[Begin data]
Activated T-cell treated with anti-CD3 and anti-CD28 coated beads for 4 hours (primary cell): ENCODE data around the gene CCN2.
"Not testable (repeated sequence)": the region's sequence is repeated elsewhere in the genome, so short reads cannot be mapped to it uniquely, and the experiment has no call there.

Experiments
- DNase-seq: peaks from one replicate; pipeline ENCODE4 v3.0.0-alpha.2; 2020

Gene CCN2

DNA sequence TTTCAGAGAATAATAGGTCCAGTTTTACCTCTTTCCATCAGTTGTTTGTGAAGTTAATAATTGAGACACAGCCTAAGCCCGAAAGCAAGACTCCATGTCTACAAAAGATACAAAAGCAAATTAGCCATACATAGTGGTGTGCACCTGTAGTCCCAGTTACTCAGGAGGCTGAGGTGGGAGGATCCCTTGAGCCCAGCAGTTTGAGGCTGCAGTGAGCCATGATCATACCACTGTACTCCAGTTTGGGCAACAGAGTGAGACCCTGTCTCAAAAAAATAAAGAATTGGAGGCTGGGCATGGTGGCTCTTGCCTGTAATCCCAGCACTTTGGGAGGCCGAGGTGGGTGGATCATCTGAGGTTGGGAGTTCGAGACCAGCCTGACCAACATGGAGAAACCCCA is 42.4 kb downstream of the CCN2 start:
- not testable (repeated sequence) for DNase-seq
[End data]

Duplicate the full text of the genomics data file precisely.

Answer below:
Activated T-cell treated with anti-CD3 and anti-CD28 coated beads for 4 hours (primary cell): ENCODE data around the gene CCN2.
"Not testable (repeated sequence)": the region's sequence is repeated elsewhere in the genome, so short reads cannot be mapped to it uniquely, and the experiment has no call there.

Experiments
- DNase-seq: peaks from one replicate; pipeline ENCODE4 v3.0.0-alpha.2; 2020

Gene CCN2

DNA sequence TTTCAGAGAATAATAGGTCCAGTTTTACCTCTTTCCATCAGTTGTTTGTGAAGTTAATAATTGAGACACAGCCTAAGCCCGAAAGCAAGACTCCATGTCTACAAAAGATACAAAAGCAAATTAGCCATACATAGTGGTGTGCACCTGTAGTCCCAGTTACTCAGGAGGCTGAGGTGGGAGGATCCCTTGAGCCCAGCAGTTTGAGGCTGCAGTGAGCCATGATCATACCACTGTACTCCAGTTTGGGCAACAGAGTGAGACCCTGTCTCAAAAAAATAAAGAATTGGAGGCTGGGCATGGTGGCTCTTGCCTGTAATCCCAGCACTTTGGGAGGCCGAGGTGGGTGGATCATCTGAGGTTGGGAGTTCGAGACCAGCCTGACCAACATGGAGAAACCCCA is 42.4 kb downstream of the CCN2 start:
- not testable (repeated sequence) for DNase-seq